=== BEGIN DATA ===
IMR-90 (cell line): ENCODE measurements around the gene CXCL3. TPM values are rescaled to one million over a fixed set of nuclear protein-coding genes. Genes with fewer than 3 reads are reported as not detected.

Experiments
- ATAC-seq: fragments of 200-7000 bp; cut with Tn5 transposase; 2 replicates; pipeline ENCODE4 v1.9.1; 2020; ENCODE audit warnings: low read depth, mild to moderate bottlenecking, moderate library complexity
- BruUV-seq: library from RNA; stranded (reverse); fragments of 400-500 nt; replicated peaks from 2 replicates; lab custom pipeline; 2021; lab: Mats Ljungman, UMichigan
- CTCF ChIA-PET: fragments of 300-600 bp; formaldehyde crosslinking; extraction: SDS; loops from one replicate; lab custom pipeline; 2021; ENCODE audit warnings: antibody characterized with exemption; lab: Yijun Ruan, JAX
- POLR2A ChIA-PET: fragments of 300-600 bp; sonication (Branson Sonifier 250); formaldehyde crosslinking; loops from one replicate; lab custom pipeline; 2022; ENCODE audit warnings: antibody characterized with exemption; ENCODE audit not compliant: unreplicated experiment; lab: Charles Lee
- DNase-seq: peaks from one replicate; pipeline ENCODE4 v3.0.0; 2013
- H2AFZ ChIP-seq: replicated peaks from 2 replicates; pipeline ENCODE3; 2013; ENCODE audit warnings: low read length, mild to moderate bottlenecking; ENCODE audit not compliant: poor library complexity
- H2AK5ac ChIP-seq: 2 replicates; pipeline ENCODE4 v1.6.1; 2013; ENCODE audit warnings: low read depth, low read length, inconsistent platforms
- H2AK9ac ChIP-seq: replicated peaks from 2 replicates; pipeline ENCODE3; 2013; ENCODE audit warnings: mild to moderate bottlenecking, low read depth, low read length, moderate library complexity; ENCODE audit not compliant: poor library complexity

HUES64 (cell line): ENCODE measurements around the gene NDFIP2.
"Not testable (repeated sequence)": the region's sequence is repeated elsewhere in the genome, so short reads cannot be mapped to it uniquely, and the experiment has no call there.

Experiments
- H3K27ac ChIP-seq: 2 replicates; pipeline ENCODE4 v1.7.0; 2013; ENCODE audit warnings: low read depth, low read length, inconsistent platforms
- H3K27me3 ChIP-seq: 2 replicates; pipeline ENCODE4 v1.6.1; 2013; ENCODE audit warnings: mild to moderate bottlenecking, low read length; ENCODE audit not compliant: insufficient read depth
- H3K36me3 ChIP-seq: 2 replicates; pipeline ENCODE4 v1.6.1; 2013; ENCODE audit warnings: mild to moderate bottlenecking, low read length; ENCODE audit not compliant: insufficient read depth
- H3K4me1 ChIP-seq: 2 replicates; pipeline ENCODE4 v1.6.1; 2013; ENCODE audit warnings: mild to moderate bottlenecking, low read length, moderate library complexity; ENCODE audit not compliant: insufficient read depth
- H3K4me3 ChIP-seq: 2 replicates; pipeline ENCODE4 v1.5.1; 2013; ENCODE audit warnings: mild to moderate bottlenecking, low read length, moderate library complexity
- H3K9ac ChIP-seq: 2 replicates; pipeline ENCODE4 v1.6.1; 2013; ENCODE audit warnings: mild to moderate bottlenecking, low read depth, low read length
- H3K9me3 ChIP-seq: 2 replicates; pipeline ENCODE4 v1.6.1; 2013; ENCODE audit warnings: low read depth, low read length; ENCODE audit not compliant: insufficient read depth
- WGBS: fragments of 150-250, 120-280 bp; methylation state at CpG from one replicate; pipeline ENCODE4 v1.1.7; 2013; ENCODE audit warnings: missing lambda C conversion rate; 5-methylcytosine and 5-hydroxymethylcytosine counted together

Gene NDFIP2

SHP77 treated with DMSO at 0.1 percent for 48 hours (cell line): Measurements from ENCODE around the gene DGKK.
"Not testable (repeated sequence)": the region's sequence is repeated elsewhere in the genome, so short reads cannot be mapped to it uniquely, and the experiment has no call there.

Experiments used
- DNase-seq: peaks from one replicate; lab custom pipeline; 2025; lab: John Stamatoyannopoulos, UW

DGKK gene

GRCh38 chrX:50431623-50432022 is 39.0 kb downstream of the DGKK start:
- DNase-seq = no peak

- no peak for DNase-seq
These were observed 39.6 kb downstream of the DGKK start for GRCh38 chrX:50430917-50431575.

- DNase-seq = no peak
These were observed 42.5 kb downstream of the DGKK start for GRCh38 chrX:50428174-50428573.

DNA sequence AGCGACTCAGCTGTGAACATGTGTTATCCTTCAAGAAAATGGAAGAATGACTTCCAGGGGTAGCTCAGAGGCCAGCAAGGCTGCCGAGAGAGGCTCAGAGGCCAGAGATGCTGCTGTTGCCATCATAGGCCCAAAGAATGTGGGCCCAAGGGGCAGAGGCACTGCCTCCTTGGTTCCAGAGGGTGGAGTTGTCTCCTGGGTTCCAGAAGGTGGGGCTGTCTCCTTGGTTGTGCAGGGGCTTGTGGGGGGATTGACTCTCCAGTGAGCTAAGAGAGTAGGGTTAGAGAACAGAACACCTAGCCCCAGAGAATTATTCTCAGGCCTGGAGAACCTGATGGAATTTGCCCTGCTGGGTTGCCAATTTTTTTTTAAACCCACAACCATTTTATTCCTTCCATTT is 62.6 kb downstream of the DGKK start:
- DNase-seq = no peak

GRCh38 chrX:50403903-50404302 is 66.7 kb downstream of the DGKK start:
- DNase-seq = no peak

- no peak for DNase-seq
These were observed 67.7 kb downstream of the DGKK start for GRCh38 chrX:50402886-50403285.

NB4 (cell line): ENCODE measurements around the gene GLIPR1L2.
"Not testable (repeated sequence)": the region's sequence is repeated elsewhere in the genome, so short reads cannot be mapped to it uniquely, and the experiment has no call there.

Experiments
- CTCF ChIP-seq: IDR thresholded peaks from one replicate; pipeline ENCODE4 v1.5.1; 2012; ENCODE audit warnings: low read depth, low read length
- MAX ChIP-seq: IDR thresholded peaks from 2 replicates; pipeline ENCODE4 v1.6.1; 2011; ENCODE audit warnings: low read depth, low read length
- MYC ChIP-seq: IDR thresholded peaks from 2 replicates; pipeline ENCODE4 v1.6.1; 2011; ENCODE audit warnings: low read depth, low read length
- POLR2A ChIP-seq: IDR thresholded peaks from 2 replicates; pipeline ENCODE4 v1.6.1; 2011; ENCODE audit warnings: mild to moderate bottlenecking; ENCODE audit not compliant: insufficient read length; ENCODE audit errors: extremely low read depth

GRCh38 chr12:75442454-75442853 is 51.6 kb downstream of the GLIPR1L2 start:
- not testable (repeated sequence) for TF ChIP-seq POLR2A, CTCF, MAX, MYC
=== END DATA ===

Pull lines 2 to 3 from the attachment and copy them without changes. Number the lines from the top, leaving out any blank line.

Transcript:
Experiments
- ATAC-seq: fragments of 200-7000 bp; cut with Tn5 transposase; 2 replicates; pipeline ENCODE4 v1.9.1; 2020; ENCODE audit warnings: low read depth, mild to moderate bottlenecking, moderate library complexity